We use the term control freak pretty loosely. Most of us can be “controlling” about certain things, but overall a control freak. Many of us have likely encountered controlling people in our lives. It might be the college roommate who gets angry when you load the dishwasher “incorrectly” or the boss who always seems to micromanage everyone. Dealing with someone who is controlling can be difficult, but there are ways to work through it.
Signs of a Control Freak
People who are control freaks tend to avoid delegating and when they do they often micromanage. They struggle to relinquish control over certain projects or tasks. Even if they give you responsibility, they will hover and frequently check up on others. They might even take responsibility back and do things themselves. A control freak tends to be perfectionistic in nature and wants everything to be on their timetable. A controlling person likely feels less anxious when they are in the driver’s seat. If everything is done their way on their schedule, they can make sure “everything is perfect.” Lastly, control freaks tend to judge other people and become upset easily. They prefer their way over everything else because they strive for perfection. They might judge others who do things differently. However, the drive for perfection can be anxiety provoking and stressful. It can leave control freaks feeling on edge frequently making them seem like moody individuals at times.
How to Deal with a Control Freak
After reading some of the signs you believe you are dealing with a control freak, there are some ways to work through those relationships.
Understand it is usually about anxiety. Again, most people are controlling or are perfectionists utilize these parts of their personality to manage some type of anxiety. Understanding their anxiety can help you understand why they try to control everything. It can help you show more empathy but also address the anxiety rather than the controlling symptoms.
Try to prepare them for upcoming changes. It may not always be possible, but be open about upcoming changes can help. It can give these individuals time to prepare and adjust as best they can. If unexpected change happens, you can work to help them manage the anxiety and stress they will likely feel.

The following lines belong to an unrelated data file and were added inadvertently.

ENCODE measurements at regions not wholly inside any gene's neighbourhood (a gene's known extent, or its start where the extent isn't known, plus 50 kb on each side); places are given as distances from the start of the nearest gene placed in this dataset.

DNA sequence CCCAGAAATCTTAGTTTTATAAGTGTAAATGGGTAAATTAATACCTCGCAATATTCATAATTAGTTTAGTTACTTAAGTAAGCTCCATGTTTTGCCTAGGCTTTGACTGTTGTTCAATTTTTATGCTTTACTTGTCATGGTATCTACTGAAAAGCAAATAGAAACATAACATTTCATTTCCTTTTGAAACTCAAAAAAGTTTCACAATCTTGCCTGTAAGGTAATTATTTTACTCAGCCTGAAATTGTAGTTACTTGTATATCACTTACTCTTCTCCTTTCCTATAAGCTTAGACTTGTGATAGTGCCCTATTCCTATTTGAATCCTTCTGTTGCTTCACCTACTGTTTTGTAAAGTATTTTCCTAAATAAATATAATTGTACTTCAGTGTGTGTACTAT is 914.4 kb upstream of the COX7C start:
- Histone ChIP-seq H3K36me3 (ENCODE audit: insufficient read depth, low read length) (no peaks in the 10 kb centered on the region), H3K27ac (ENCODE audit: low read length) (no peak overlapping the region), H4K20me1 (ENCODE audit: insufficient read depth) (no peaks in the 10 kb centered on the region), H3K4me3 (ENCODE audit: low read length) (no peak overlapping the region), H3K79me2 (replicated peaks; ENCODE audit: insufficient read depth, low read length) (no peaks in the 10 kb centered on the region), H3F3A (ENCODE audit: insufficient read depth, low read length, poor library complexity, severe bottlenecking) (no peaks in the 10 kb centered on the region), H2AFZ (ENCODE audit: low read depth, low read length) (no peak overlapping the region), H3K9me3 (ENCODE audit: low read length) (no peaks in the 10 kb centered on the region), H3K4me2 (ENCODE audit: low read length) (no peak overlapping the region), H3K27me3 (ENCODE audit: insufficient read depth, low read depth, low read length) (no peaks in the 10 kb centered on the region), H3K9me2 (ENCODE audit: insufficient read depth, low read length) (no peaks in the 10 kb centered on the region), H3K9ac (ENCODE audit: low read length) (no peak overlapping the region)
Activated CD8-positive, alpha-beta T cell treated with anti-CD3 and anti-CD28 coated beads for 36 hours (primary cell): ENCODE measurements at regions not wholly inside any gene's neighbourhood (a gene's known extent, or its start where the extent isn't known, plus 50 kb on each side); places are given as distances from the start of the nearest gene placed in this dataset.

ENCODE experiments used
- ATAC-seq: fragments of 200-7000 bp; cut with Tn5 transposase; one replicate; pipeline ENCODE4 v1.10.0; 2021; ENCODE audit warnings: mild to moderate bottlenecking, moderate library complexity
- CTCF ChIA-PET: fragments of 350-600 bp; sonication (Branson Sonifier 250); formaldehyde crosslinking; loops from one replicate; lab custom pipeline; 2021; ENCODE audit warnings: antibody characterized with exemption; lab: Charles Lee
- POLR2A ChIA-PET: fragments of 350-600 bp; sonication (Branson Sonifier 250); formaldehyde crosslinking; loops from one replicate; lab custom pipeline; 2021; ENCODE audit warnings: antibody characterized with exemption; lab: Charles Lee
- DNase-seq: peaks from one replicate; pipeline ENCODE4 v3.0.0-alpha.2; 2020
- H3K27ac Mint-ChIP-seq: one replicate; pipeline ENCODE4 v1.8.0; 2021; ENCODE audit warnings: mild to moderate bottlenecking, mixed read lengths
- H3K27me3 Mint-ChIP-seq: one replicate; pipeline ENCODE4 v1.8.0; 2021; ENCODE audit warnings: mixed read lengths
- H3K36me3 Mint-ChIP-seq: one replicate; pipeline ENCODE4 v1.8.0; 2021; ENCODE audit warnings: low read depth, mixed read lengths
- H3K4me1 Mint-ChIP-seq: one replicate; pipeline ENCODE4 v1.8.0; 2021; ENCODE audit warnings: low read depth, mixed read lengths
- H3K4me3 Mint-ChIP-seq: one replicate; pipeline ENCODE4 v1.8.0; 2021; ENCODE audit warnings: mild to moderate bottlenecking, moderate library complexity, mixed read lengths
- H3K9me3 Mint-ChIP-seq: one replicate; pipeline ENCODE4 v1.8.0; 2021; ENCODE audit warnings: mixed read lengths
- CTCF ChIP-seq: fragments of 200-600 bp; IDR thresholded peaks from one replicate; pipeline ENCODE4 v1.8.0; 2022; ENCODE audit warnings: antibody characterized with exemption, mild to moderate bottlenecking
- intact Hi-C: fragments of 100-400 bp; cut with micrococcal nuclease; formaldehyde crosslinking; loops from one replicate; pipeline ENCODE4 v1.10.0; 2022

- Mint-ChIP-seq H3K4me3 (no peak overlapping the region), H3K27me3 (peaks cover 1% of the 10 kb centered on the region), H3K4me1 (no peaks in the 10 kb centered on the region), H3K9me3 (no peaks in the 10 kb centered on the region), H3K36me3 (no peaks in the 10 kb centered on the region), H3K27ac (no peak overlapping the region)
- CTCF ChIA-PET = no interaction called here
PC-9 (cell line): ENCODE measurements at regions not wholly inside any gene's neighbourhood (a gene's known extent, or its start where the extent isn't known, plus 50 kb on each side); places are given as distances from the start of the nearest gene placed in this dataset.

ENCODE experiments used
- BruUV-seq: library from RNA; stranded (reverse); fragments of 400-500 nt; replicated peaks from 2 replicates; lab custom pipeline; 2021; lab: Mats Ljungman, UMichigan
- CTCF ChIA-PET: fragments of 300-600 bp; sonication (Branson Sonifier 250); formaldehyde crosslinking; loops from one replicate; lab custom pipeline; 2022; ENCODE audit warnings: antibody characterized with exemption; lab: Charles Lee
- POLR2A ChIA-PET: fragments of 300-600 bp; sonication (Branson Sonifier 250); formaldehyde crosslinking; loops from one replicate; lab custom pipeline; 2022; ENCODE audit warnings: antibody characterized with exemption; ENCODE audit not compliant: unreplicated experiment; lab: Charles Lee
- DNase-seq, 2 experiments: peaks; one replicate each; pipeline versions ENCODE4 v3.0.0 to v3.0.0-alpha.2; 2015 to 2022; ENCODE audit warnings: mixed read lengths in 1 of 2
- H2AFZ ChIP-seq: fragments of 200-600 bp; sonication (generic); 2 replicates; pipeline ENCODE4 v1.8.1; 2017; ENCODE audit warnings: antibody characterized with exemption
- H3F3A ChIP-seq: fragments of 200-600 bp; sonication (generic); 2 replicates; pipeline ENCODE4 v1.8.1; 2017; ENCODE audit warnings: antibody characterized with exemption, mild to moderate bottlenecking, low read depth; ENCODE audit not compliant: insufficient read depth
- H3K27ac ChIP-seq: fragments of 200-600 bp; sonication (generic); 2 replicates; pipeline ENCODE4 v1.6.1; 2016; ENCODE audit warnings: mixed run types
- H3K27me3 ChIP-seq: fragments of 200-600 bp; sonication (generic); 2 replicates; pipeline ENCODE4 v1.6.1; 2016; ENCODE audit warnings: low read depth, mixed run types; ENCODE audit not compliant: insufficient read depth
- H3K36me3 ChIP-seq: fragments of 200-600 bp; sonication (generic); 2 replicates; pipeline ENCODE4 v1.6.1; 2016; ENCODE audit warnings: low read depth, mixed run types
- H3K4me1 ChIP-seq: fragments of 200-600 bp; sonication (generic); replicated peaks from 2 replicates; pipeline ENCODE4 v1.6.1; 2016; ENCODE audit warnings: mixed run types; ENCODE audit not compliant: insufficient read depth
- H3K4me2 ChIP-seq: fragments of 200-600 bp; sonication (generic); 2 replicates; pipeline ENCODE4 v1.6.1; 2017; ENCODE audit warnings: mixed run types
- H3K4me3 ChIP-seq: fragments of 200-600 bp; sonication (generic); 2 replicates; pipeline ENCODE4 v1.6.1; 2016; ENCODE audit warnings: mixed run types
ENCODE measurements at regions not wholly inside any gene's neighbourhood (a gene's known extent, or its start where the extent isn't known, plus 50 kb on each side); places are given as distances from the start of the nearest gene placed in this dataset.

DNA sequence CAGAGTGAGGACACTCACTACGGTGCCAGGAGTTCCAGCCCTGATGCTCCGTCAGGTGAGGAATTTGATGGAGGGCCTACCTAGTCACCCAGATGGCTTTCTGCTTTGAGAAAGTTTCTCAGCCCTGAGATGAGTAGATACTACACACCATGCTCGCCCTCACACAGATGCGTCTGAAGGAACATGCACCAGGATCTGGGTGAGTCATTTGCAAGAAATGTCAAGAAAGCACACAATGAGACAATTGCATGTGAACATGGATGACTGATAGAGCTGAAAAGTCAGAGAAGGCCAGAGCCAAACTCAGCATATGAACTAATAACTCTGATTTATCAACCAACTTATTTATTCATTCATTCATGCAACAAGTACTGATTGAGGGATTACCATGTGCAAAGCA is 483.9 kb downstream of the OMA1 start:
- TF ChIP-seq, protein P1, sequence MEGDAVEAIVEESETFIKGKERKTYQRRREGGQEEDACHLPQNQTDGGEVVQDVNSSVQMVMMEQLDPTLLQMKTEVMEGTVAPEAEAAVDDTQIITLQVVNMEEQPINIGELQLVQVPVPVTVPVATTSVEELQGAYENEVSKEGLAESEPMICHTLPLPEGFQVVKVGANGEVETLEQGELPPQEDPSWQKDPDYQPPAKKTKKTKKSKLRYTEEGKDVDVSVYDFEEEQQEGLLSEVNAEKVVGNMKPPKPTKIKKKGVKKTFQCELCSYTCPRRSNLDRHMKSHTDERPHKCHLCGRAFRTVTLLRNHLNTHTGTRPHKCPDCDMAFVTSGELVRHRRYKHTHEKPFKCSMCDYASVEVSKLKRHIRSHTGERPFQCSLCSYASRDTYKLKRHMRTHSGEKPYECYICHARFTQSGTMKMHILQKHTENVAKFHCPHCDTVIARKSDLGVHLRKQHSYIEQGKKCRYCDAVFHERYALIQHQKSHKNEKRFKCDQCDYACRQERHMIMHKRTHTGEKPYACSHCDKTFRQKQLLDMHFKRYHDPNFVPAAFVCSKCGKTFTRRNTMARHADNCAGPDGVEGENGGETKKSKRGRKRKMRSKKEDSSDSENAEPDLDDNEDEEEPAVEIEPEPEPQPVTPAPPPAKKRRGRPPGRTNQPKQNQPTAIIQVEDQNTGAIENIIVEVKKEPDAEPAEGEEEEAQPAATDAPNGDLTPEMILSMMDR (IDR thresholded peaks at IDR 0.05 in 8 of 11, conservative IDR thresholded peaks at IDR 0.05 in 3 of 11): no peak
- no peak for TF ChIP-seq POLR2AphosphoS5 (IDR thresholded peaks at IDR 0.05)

Set your own boundaries. Control freaks will want you to do things their way, but that does not mean you have to do it their way. There might be some things you are willing to do, but it is also appropriate to set boundaries with them. Figure out your limit and express it to them. It will likely bother them, but it can help you avoid resenting them or getting burnt out the in the relationship.
Have open conversations about how you feel. Depending on the type of relationship you have with them, it can be beneficial to talk them about how you feel. They might be unaware of how controlling they are being. Talking about it can also help them be more aware and potentially allow them to work on any anxiety driving their desire to control their environment.
Michelle Overman is a Licensed Marriage & Family Therapist working as a counselor for students, faculty, and staff at Abilene Christian University in Abilene, Texas. She works with athletes, bridging the gap between athletics and mental health at ACU. She is becoming a Certified Mental Performance Consultant in sports psychology. Michelle ran her own private practice in Austin, Texas where she worked with a diverse population, including couples and families. Michelle earned a Master’s in Marriage & Family Therapy and has been working in the field for 6 years.